Leaves213-page6 - may be uniform in size and distribution...

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Leaves - 6 Vein Patterns As discussed, in eudicots veins form a network throughout the mesophyll, branching from the midvein. In a leaf cross section, the large midvein is conspicuous, with bundle sheath extensions that often go from the upper epidermis to the lower epidermis providing additional support. There may be some secondary growth in the midvein. Branching veins may be seen either in cross section or in longitudinal or even oblique sections of leaves. Branching veins may also have bundle sheath extensions. In a monocot leaf cross section, the parallel veins are seen in cross section and
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Unformatted text preview: may be uniform in size and distribution across the leaf's interior. Some grasses may have large thin-walled cells along both sides of the midvein in the upper epidermis. These cells, called bulliform cells, help the leaf to fold or roll inward during water deficit periods. Folding of the leaf minimizes evaporation. In addition, many monocots have enlarged bundle sheath cells, surrounding the veins, which have a function in C-4 photosynthesis for some plants. Bundle Sheath Cells in Sugar Cane and in Corn leaves...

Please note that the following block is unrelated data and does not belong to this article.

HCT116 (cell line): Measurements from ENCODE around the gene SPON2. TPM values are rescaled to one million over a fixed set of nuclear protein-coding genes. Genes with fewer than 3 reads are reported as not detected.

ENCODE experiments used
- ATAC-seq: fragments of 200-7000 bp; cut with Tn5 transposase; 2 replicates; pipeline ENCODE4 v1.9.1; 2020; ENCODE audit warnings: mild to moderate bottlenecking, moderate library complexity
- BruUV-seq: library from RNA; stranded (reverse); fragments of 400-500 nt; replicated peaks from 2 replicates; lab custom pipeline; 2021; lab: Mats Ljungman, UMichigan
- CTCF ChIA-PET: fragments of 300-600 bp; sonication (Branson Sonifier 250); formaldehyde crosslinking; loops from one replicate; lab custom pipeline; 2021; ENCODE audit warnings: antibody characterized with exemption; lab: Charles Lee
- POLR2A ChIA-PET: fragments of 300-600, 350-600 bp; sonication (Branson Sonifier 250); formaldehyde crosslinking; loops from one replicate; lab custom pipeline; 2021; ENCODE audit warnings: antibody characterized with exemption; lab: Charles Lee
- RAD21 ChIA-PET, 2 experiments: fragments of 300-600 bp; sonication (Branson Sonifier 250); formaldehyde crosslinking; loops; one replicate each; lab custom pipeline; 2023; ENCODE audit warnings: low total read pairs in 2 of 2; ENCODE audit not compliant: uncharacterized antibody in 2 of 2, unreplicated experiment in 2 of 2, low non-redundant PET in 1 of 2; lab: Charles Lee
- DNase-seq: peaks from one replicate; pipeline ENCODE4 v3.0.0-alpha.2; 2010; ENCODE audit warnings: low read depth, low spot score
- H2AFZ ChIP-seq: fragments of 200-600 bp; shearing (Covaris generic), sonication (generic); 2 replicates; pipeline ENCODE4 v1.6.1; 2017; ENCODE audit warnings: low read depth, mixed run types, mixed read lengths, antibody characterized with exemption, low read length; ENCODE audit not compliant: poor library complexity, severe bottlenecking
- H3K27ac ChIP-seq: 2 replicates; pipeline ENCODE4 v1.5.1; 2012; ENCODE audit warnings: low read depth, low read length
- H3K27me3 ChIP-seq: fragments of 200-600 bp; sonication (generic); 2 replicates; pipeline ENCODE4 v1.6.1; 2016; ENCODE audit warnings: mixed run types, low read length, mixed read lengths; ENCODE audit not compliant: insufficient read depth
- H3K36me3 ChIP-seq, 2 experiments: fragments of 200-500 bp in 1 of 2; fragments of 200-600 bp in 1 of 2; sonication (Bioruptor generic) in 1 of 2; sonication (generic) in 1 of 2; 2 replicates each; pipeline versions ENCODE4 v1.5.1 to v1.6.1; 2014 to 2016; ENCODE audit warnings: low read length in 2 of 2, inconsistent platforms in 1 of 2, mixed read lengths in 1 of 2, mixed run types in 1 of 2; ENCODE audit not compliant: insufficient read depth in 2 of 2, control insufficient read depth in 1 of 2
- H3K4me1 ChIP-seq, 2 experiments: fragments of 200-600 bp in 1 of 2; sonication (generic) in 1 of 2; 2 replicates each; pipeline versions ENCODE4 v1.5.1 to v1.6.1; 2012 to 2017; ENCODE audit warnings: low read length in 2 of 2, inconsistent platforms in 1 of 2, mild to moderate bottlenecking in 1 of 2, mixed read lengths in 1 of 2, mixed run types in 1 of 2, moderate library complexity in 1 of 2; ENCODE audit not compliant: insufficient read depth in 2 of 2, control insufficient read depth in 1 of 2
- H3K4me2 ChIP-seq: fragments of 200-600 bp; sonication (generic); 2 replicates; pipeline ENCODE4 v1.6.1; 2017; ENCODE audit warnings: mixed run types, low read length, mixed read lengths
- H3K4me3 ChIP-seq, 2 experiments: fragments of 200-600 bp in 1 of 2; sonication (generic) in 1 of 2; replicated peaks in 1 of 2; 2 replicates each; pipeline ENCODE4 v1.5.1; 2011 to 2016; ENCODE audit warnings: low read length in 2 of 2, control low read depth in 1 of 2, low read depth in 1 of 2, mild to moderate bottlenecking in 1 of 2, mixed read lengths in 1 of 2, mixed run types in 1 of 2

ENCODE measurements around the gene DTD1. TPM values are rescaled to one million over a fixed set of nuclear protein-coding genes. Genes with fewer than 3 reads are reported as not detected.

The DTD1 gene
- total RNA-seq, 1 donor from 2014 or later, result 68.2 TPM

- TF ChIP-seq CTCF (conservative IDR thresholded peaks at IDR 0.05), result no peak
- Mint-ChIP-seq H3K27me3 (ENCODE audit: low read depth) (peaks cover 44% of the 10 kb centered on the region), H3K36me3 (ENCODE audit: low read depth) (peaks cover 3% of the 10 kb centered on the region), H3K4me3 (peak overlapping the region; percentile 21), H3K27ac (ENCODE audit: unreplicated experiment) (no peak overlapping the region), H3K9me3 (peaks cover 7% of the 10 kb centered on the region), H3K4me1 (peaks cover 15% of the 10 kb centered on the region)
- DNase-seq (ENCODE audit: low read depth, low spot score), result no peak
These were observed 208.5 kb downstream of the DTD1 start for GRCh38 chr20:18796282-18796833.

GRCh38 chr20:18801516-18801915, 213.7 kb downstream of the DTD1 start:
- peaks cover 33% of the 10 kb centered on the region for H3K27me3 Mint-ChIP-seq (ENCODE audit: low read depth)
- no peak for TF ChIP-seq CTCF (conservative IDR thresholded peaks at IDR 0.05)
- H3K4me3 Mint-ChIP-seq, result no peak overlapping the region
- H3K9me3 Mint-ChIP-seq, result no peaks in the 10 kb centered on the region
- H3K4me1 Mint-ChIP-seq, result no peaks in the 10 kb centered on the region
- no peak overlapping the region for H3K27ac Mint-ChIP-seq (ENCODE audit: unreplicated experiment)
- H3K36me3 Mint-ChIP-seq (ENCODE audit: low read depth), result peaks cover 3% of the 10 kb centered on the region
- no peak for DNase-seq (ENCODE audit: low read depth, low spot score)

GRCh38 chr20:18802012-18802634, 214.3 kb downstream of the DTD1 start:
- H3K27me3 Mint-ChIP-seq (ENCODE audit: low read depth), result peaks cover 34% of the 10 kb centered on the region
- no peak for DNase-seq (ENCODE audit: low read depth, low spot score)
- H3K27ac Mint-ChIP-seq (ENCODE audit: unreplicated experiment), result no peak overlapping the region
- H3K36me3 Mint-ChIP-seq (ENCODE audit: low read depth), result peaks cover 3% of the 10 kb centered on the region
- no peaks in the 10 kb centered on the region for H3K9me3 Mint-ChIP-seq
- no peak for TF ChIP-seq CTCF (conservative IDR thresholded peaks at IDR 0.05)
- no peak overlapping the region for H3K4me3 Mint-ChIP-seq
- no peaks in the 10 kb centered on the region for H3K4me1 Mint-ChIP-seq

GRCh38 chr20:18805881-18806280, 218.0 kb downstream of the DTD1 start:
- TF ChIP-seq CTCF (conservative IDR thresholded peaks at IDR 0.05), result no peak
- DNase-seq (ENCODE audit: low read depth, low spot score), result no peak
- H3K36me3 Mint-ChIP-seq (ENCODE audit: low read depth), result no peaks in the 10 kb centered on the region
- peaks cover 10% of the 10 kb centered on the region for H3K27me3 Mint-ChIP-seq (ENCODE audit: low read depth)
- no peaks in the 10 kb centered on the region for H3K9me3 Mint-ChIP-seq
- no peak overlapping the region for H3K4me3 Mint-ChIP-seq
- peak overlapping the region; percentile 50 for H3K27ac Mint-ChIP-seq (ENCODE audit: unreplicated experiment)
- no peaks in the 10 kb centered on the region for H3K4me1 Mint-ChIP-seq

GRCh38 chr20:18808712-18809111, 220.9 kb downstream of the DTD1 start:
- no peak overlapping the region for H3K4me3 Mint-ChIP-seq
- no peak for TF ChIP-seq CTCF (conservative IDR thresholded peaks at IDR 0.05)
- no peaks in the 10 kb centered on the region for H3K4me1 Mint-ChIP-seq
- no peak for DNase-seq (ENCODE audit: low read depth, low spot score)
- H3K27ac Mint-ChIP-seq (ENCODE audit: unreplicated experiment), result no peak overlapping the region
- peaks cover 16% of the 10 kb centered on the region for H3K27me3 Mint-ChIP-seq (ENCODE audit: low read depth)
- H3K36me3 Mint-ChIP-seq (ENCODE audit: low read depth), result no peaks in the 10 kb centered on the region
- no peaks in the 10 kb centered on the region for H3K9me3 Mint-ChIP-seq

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This note was uploaded on 01/08/2012 for the course BIO 213 taught by Professor Makina during the Fall '09 term at SUNY Stony Brook.

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